Congressman Waxman Pushing to Subpoena Card, Rice

If President Bush's former chief of staff can chat about the identifying of CIA agent Valerie Plame on Jon Stewart's comedy show, he can talk about it to the House oversight committee, the panel's chairman said Friday.

If Andy Card refuses, the panel will vote Wednesday on whether to compel his testimony with a subpoena, said Rep. Henry Waxman, D-Calif.

White House Counsel Fred Fielding has declined to let Card testify.

"Mr. Fielding's position appears to be that it is appropriate for you to discuss these matters on 'The Daily Show' but not before a congressional committee," Waxman wrote to Card on Friday. "You will not be surprised to learn that I take a different view of this matter."

Waxman, chairman of the Oversight and Government Reform Committee, wrote that if Card won't agree to appear voluntarily before Wednesday's meeting, the panel will vote on whether to issue him a subpoena.

Also being considered for a subpoena on a related issue: Secretary of State Condoleezza Rice. Waxman wants to know what Rice knows about the administration's claim, later discredited, that Iraq sought uranium from Africa.

"I hope we can work together over the next week to schedule a voluntary appearance by you before the committee," Waxman wrote to Rice on Tuesday. "That would eliminate the need for the use of any compulsory process."

Fielding's refusal stands, responded White House spokesman Tony Fratto.

"There hasn't been a change," he said. "Current and former senior White House officials have historically not been available to Congress to testify, or to be interviewed, about their activities in serving the president."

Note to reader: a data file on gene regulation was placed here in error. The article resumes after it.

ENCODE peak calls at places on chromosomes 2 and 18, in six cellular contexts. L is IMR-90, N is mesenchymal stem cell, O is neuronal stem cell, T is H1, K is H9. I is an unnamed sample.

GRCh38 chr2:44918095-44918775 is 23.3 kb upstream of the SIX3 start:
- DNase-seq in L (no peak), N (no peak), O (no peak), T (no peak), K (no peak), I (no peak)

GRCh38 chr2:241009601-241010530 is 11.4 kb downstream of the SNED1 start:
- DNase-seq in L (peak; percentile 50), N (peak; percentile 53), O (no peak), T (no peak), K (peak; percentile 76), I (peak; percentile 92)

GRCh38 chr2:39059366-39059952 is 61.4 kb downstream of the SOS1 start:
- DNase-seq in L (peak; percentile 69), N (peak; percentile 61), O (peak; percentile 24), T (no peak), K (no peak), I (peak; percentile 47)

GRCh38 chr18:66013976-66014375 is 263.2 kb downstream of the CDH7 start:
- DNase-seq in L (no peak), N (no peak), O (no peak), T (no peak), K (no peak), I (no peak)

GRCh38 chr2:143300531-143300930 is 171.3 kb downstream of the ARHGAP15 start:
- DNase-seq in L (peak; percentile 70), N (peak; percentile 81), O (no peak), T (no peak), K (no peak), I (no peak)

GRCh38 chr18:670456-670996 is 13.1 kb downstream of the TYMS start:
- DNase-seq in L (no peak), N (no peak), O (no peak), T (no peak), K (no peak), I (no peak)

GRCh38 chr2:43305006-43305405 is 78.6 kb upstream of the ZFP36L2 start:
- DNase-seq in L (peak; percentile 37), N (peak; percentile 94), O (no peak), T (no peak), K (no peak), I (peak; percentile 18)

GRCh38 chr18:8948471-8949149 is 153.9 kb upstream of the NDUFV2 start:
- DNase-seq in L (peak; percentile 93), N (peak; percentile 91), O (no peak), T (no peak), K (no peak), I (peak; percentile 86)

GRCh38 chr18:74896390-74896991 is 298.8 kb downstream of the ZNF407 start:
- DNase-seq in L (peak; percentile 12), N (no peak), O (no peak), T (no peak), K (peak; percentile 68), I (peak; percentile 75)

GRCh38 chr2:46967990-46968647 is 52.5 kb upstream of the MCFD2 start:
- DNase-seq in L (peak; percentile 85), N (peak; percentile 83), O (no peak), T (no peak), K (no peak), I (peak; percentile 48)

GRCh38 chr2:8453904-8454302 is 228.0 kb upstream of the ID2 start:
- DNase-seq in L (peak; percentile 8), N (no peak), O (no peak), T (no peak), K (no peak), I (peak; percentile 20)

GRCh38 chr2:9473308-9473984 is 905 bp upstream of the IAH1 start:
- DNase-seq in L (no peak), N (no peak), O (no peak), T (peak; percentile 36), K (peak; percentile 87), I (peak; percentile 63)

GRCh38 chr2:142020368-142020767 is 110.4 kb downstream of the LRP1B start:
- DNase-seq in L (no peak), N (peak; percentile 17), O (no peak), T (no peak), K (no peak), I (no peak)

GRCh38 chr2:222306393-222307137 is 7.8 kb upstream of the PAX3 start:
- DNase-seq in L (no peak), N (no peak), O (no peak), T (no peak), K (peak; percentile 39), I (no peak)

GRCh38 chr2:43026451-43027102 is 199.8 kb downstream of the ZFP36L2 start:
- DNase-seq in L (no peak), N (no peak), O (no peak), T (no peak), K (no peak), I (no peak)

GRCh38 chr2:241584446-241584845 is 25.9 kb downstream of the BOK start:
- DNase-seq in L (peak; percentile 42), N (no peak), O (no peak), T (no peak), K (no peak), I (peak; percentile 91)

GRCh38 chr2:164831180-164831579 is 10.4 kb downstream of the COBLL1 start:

Waxman disputed that version of history, noting that several Clinton administration officials testified before the same panel — then Republican-controlled — on campaign finance matters and presidential pardons.

The subpoena threats against Card and Rice are the latest political punch that majority Democrats have thrown at the White House, vowing to end Bush's six-year run as president virtually without oversight.

A day earlier, Attorney General Alberto Gonzales limped away from a brutal confrontation with the Senate Judiciary Committee over the firings of eight federal prosecutors, in which even White House allies questioned his veracity and command of the Justice Department.

Waxman is taking aim at the firings, too. His committee's agenda Wednesday includes a vote on a subpoena for Republican National Committee documents related to e-mails written by White House officials and possibly deleted in violation of the law.

But the outing of Valerie Plame has been of longtime interest for Waxman. Plame was unmasked as a CIA officer in mid-2003 after her husband, former Ambassador Joseph Wilson, criticized the Bush administration's prewar intelligence on Iraq.

Waxman says Plame is the victim of a White House drive to discredit her husband after he publicly disputed Bush's claim that Saddam Hussein was on the brink of acquiring a nuclear bomb.

No one was charged with the leak itself, including the initial source of the disclosure, former Deputy Secretary of State Richard Armitage. But Vice President Dick Cheney's former chief of staff, I. Scooter Libby, was convicted of lying and obstructing the investigation.